​Fitbit-style wearable motion sensors paint detailed picture of on-farm stock activity

Fitbits for your flock and movement monitors for milkers sounds the stuff of science fiction and fantasy but a three-year study suggests the breakthrough technology is close to reality – and financially viable.

Director of La Trobe University’s Centre for Technology Infusion Ani Desai said the new technology had the potential to transform farmers’ understanding of their livestock, which in turn would lead to significant economic benefit.

The research team has analysed movement data, similar to those from a Fitbit, on sheep and cattle on trial farms across Australia, taking it to an unprecedented level of detail and providing powerful insights into the health, wellbeing and behaviours of cattle and sheep.

This will help farmers understand and act on an individual animal’s behaviour, even on very large-scale farms.

North East sheep breeder and consultant Jason Trompf’s “Northgate Farm” Greta is one of the trial sites.

“We try a lot of different things and this is one of the most exciting technologies we’ve seen and has the ability to really fine-tune the management of animals in an environment with intensive information,” Dr Trompf said.

La Trobe’s Mark Jois said the sensors enabled farmers to identify ewes with strong maternal bonding.

“The new smart technology and resulting data has already proven highly successful in understanding the interaction between ewes and their offspring and we also now know how physically close together they are,” he said.

“By looking at distance and the interaction between the dam and lamb using the sensors, we can understand which mothers are more likely to look after their lambs and select them for breeding, therefore reducing lamb mortality.”

Dr Trompf said current methods used to link lamb and dam were time consuming and expensive, making this technology appealing.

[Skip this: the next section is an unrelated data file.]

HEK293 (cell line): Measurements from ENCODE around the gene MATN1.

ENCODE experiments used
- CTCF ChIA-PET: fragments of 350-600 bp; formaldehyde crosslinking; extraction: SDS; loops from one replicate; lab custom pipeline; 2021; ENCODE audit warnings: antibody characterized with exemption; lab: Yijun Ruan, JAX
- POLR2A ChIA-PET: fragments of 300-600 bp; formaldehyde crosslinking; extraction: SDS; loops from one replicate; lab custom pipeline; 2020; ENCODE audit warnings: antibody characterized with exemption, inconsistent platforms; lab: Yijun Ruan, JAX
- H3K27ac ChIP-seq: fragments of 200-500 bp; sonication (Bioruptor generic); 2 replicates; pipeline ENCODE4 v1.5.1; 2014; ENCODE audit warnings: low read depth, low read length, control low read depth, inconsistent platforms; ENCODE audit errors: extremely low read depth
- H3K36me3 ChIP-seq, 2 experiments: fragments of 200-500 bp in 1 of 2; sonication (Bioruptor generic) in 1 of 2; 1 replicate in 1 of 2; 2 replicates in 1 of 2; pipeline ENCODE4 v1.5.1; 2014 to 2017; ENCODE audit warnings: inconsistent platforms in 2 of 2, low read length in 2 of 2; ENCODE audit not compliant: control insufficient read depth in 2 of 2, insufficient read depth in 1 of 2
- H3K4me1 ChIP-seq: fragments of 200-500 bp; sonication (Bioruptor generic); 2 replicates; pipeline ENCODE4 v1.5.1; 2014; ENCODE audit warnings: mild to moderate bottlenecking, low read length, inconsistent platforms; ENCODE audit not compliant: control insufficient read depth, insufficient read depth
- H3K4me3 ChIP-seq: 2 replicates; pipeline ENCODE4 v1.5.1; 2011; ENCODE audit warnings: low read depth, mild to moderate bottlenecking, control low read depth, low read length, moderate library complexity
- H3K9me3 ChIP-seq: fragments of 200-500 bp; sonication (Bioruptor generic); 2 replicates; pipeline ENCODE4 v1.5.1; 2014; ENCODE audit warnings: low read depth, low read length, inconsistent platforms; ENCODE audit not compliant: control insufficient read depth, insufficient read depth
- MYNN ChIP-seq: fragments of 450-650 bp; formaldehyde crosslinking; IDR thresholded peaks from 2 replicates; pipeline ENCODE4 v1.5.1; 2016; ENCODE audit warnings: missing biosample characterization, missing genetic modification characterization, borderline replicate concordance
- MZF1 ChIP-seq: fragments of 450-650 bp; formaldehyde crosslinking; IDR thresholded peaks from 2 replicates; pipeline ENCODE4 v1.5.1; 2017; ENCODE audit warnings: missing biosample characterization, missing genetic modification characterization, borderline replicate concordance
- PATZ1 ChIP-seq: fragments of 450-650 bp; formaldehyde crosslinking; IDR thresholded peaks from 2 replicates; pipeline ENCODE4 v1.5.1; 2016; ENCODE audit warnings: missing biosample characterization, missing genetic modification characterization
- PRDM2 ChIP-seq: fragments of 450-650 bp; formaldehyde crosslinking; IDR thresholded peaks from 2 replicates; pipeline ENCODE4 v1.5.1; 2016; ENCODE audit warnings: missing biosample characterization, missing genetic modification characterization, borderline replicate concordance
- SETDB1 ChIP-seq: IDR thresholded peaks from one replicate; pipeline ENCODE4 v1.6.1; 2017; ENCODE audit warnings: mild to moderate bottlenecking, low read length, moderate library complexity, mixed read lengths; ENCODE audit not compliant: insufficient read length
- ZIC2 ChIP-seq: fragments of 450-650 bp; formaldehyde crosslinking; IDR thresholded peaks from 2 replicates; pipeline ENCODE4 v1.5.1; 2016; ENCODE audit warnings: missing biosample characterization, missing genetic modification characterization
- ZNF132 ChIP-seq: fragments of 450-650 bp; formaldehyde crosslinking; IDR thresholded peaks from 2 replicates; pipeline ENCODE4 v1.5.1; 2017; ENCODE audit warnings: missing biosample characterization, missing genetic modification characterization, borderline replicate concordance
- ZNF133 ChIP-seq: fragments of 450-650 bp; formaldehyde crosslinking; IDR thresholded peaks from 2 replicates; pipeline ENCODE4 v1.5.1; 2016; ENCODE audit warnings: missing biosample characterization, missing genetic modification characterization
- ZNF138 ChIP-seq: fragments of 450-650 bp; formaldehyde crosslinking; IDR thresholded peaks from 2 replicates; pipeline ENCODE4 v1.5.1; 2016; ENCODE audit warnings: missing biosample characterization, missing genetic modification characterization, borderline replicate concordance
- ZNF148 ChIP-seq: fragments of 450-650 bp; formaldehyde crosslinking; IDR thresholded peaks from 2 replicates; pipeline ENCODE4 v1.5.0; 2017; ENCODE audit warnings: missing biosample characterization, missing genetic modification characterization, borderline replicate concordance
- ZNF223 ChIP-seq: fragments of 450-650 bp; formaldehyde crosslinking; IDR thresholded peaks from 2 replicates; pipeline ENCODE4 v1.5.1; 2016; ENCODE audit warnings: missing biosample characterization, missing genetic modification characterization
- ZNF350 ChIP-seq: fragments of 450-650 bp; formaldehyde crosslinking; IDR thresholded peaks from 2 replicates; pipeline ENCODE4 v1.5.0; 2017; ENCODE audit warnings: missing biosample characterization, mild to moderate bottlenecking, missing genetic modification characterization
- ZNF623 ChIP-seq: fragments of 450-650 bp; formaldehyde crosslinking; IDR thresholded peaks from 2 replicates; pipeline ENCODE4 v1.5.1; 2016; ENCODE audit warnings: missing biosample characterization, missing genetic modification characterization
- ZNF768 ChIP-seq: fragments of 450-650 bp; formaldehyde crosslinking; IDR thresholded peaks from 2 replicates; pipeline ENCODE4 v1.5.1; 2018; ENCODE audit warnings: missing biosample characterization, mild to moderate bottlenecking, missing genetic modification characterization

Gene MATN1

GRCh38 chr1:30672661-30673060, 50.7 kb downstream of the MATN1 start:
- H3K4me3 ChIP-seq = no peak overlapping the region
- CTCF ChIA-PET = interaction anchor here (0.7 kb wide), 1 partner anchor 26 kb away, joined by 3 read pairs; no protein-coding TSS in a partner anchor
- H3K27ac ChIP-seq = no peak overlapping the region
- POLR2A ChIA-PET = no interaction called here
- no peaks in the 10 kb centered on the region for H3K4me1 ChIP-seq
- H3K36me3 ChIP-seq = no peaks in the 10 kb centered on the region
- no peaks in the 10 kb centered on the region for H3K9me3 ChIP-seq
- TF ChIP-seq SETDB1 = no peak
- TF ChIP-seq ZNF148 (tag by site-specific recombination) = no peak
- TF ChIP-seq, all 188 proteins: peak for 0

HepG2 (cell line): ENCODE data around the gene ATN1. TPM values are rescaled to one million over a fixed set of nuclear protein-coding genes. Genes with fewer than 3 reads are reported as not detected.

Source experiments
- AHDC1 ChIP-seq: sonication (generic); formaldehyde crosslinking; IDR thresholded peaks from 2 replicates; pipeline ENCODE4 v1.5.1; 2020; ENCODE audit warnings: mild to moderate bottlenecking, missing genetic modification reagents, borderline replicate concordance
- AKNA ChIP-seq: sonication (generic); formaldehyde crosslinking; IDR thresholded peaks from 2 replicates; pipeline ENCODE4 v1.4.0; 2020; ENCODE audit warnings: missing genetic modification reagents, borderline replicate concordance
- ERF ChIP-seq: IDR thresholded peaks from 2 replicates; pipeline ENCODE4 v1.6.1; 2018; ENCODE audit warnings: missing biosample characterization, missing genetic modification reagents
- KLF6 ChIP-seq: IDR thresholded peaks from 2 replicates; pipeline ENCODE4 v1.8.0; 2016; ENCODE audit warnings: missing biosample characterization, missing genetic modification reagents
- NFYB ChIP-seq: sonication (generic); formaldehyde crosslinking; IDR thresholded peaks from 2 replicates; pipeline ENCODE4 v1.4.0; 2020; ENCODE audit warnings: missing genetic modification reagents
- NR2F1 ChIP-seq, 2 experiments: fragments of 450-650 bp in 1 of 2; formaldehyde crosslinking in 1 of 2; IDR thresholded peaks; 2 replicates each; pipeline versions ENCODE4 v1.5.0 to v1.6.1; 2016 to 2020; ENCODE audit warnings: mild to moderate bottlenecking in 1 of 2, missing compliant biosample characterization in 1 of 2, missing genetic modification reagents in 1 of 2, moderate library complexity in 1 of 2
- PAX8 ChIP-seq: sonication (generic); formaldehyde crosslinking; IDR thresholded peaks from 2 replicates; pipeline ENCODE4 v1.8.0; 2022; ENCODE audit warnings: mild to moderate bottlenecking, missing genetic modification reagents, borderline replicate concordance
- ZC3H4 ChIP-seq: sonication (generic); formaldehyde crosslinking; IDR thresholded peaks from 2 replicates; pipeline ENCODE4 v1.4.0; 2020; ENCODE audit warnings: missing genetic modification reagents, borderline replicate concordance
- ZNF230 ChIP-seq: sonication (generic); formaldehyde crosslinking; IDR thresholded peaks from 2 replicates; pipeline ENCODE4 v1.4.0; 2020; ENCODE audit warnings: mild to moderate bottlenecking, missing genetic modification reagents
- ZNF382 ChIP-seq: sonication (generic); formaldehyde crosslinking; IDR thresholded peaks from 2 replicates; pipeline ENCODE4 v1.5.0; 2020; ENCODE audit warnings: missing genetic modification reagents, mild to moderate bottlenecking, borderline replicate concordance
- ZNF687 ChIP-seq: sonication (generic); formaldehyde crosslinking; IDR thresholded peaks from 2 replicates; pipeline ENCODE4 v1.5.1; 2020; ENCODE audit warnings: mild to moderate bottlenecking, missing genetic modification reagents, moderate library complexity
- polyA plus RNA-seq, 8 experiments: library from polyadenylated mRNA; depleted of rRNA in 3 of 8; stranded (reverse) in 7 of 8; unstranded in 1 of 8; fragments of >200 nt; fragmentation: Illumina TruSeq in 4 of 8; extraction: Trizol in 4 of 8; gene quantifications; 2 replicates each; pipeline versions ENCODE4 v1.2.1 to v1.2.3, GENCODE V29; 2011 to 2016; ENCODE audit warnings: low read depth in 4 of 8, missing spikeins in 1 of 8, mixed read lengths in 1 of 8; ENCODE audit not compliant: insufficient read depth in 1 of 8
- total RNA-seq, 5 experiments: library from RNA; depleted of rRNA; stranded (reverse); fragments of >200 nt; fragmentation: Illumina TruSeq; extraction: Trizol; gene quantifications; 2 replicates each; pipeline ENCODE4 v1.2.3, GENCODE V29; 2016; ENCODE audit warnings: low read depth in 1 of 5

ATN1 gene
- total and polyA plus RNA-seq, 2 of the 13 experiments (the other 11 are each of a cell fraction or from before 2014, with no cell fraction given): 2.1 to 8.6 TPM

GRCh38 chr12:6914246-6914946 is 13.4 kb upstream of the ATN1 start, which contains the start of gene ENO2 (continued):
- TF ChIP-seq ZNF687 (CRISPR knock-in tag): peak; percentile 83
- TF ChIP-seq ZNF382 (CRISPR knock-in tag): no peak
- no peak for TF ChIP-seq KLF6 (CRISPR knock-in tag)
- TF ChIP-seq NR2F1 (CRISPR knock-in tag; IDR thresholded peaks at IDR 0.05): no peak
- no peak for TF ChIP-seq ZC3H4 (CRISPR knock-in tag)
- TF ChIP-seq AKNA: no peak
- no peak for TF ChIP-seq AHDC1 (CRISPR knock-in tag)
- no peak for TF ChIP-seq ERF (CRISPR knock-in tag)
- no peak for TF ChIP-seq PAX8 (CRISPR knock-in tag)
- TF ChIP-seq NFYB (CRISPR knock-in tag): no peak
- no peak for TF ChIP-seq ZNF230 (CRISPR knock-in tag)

“Ultimately it can be very cost competitive and also extremely accurate compared to alternative approaches,” he said.

 “Going forward once the systems are established you’ll be able to collect real time information and execute decisions as it’s happening.”

Northgate Park has self-replacing prime lamb enterprise with 33000 ewes.

The sensors painted a picture of stock activity in the paddock across 24 hours, such as their grazing, suckling and movement patterns.

For dairy farmers, the sensor data could help manage feed cost in dairy farms. 

Smart sensors on dairy cows enabled farmers to optimise the amount of grain fed to cows matching the intake of pasture by individual cows, improve pasture utilisation and reduce feed costs.

“It comes back to being able to effectively and efficiently operate what we control and being able to make the best use of resources we have in front of us. This technology is going to help us find problems and solutions or grow more quality feed,” said Markus Lang, a dairy farmer and LaTrobe alumnus.

“The technology will allow us to observe individual cows and assist them daily if that’s what we choose to do, which at the moment is not simply possible using traditional methods. I do think we will get to the stage where every animal on the farm will be carrying this type of technology.”